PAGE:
Rose tackles race by audience complicit in some casual racism, sustaining a lot of tension in the early scenes by simply putting a well-off white woman into a black slum which makes us question: would we fear for Helen so much if she wasn’t of the caucasian persuasion? It’s a shrewd move, seemingly turning the somewhat narrow conventions of the genre in on itself and letting it take the weight, especially considering that the whole basis of the movie is that of a black man seducing/killing a white woman. Similarly, Helen’s white privilege makes her almost completely helpless to verbally defend herself when, after being framed for the snatching of a child, she is treated with disgust by the arresting officers despite being found in an extremely compromising position.
Not only does the film cast a hugely overdue eye over the race and class issues but Candyman goes for the social issue hat trick by making part of the reason Helen pushes her thesis so hard is because she’s being marginalised and patronized to by her womanizing husband and male colleagues. Even the Candyman himself, despite all his passionate yearnings is still using her for his own ends and the ending finally sees her throwing of the fiery weight of someone else’s expectation to start writing her own legend.
Madsen gives a performance both determined and vunerable (during her scenes opposite the Candyman the actress was reportedly hypnotised for real to get the appropriate reaction) and the film benefits massively from minimalist composer Philip Glass’s amazing, gothic score which adds to the whole otherworldly feel of a movie that deals with an Urban Legend brought to life by the power of belief.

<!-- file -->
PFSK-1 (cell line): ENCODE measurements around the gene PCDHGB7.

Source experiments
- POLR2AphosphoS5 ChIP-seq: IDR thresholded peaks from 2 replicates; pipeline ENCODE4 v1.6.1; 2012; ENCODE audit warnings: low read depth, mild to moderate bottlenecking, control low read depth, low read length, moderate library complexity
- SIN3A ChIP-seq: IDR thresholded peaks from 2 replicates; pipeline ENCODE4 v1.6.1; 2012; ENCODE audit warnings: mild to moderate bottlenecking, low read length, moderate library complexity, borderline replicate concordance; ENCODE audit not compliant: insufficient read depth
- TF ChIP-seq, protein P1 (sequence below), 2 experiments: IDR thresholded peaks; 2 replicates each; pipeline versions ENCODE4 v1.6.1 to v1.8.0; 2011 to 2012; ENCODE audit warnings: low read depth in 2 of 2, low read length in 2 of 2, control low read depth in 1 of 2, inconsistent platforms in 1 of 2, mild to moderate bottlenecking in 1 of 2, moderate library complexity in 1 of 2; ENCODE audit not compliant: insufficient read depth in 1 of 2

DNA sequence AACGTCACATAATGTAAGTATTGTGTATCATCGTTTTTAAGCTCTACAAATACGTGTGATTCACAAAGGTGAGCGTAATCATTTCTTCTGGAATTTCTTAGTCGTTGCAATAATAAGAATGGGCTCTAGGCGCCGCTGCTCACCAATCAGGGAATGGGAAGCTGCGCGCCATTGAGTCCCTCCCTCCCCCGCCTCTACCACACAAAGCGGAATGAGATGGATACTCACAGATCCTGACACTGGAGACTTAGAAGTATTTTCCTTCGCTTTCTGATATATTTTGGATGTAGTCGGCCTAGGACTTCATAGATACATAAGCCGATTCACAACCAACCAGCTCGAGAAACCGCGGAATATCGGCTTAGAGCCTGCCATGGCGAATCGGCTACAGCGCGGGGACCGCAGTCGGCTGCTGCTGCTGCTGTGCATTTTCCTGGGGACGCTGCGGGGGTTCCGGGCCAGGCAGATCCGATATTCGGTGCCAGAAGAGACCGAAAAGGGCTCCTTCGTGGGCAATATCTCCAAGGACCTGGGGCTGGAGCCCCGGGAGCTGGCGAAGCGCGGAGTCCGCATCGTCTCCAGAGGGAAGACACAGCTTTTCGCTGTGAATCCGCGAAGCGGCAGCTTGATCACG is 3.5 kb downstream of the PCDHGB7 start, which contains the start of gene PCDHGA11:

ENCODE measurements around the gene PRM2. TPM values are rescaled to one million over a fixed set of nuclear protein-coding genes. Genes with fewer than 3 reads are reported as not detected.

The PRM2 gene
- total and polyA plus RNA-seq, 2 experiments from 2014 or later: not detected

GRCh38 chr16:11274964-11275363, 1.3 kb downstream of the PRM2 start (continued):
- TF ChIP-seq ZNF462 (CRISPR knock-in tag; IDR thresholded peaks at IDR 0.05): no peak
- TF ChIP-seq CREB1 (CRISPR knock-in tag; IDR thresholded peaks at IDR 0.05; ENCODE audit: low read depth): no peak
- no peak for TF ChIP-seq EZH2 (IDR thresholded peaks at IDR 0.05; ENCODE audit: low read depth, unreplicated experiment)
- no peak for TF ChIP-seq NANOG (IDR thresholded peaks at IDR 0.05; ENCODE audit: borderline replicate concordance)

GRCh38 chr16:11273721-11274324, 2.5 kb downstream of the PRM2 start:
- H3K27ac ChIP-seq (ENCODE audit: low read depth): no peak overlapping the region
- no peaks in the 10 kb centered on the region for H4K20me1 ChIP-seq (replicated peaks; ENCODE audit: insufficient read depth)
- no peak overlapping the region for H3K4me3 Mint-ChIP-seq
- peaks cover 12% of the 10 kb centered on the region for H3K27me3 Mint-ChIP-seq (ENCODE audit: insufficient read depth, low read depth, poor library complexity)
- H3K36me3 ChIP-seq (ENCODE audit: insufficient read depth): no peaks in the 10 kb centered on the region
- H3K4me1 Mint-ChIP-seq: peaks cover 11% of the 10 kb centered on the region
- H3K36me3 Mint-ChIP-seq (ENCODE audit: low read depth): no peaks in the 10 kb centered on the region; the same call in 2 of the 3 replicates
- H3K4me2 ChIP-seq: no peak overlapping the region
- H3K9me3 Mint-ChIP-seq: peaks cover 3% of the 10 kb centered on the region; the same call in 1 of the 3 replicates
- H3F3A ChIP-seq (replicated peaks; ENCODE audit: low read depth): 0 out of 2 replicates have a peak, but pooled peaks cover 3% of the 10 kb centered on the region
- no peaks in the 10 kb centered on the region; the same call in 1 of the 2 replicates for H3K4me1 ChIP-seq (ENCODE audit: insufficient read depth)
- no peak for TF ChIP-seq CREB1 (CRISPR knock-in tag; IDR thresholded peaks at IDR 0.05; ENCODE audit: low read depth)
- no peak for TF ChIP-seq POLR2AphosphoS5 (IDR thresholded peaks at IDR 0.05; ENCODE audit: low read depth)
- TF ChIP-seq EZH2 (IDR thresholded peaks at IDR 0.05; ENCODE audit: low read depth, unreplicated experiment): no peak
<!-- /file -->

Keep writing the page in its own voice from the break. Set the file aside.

This, belatedly brings us to the Candyman himself, an elegant, eloquent rumour made flesh, played with rumbling bass and admirable restraint by character actor Tony Todd. A truly fascinating creation, Todd avoids treating Candyman as a villain and instead portrays him as a soft spoken, horrific romantic lead whose heartfelt soliloquies about Helen’s proposed murder could just as easily be proposals for lovemaking. It’s baffling that the character didn’t enjoy more screen outings of a similar quality (the insipid third outing all but torpedoed any hope of a continuing franchise) but hopefully Nia DaCosta and Jordan Peele’s upcoming “spiritual sequel” will finally address this balance.
There’s an understandable argument to be made that for all it’s attempts at diversity, this is still a movie about the black experience filmed for a white audience (white lead, black character dies first), but even so, this is still light years ahead of most other movies in the horror genre both during the 90’s and years after and should be commended as such.
Thoughtful, compelling and most importantly of all, bloody scary, Candyman is quite simply a horror film who’s social conscience is complete off the hook.